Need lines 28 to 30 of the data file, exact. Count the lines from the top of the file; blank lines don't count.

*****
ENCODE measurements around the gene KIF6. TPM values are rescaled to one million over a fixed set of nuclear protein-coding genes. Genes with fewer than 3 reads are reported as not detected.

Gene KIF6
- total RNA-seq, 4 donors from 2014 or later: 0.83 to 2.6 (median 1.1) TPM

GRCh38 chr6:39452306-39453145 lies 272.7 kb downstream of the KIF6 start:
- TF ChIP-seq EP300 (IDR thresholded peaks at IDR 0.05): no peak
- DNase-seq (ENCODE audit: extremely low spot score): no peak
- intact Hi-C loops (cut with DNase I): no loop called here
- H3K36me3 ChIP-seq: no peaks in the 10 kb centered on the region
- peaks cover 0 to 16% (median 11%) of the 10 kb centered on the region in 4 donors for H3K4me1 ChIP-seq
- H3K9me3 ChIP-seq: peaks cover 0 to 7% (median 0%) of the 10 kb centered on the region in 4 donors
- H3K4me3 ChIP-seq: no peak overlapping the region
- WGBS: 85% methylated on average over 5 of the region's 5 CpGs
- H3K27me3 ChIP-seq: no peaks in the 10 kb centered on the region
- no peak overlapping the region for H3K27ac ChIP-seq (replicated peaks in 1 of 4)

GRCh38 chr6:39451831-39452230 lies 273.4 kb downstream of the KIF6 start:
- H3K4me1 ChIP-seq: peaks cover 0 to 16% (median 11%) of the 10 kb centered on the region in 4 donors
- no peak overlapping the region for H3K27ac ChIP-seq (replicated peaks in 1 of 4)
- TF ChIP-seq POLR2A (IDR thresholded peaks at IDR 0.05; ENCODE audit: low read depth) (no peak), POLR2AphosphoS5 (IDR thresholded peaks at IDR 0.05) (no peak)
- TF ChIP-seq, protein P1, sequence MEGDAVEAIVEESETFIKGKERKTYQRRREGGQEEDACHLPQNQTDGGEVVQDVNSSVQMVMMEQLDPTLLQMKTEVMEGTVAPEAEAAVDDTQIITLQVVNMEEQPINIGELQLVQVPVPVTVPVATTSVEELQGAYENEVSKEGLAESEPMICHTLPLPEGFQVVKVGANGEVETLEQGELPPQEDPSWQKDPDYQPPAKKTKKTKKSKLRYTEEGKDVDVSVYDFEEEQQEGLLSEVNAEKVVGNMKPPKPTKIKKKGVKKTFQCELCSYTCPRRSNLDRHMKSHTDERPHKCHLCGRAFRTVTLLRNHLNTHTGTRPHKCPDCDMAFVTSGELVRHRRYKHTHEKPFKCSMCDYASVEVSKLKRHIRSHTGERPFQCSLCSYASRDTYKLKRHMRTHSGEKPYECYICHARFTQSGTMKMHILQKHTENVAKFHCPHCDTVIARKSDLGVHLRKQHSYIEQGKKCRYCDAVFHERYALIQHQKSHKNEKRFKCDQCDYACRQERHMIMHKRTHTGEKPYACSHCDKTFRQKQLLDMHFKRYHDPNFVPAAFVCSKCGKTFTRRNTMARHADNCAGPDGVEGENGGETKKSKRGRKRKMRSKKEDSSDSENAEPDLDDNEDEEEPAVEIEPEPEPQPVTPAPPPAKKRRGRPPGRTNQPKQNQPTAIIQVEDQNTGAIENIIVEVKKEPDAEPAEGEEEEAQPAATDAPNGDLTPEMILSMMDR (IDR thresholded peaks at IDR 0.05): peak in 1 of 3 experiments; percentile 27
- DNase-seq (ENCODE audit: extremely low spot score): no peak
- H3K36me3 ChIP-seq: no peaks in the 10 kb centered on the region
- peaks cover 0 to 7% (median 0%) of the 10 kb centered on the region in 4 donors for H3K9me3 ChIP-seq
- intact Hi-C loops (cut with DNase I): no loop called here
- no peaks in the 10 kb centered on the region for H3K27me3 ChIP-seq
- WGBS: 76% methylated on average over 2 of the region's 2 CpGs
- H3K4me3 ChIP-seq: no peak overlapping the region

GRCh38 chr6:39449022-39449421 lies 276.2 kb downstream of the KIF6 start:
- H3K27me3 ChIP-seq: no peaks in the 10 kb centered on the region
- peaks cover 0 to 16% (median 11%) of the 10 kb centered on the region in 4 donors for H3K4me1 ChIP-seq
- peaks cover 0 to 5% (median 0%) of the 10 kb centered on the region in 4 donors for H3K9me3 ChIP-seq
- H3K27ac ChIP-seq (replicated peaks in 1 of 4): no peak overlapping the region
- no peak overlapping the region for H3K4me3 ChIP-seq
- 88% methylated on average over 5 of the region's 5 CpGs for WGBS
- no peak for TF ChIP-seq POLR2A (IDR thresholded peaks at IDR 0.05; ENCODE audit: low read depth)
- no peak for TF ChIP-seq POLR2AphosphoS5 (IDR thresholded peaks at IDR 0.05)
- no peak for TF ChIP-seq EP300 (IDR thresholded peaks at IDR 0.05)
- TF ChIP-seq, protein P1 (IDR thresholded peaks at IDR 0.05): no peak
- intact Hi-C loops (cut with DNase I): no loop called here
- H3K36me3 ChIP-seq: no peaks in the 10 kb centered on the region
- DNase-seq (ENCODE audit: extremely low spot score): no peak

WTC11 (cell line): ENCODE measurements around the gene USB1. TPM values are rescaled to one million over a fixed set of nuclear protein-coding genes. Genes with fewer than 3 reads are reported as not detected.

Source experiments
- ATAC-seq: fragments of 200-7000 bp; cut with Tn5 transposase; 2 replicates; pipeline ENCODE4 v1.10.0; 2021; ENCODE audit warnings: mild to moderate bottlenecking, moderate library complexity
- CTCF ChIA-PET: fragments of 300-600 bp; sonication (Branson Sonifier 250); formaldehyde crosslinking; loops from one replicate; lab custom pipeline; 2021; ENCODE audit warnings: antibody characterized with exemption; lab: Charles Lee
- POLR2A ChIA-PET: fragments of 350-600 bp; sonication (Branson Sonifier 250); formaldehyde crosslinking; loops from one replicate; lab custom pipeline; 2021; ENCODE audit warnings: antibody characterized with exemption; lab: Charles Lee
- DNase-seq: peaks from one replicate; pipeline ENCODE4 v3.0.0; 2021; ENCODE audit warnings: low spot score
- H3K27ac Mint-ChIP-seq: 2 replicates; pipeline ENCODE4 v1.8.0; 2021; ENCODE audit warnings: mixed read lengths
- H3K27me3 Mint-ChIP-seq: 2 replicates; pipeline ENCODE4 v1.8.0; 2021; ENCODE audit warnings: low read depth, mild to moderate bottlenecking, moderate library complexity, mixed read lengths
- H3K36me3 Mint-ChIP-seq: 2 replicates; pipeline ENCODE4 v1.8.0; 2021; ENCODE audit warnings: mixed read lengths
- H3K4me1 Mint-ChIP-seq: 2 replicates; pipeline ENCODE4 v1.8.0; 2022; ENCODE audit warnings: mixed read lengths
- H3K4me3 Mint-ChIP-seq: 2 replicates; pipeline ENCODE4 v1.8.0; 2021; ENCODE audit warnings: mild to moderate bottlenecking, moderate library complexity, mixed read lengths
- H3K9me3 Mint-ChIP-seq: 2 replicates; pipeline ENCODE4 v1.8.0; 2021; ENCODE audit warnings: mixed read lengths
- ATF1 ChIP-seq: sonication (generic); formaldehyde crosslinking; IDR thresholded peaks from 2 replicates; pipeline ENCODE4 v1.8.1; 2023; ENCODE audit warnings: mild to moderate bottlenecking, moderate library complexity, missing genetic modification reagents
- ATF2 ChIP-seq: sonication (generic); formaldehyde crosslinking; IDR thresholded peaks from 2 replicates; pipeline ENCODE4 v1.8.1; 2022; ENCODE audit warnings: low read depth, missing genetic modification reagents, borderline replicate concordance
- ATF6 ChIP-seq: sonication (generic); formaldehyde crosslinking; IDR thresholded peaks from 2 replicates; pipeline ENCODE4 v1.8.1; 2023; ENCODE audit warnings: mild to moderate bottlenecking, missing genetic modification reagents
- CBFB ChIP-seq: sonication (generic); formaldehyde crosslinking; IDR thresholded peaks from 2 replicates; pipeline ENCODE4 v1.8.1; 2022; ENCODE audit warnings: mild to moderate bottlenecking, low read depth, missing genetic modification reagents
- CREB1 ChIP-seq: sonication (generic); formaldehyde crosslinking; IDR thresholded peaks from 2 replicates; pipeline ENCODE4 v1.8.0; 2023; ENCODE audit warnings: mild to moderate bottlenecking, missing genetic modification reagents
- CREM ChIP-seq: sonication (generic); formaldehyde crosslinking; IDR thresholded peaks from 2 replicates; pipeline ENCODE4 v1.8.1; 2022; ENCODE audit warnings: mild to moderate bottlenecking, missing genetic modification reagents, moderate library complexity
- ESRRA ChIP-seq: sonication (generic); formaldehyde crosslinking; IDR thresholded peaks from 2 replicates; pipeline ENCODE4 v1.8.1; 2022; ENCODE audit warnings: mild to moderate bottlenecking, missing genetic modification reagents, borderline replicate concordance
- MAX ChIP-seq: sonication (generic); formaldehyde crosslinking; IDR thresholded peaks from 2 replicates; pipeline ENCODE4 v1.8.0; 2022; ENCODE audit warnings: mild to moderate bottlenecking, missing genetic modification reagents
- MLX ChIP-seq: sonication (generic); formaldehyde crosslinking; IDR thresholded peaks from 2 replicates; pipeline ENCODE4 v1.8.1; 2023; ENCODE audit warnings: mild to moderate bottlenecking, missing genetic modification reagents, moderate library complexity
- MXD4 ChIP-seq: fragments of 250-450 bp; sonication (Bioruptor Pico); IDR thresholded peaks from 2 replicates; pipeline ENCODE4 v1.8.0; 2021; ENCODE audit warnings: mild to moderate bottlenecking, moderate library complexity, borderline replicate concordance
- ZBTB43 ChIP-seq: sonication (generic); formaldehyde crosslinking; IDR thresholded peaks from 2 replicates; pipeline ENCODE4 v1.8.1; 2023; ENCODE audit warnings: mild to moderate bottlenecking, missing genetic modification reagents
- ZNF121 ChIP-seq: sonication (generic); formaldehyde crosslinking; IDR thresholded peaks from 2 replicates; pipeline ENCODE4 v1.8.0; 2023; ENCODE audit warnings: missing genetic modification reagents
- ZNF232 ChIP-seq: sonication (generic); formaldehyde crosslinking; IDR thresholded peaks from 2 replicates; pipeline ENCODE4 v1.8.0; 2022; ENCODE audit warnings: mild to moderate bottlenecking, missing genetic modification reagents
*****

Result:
- H3K27me3 ChIP-seq: no peaks in the 10 kb centered on the region
- peaks cover 0 to 16% (median 11%) of the 10 kb centered on the region in 4 donors for H3K4me1 ChIP-seq
- peaks cover 0 to 5% (median 0%) of the 10 kb centered on the region in 4 donors for H3K9me3 ChIP-seq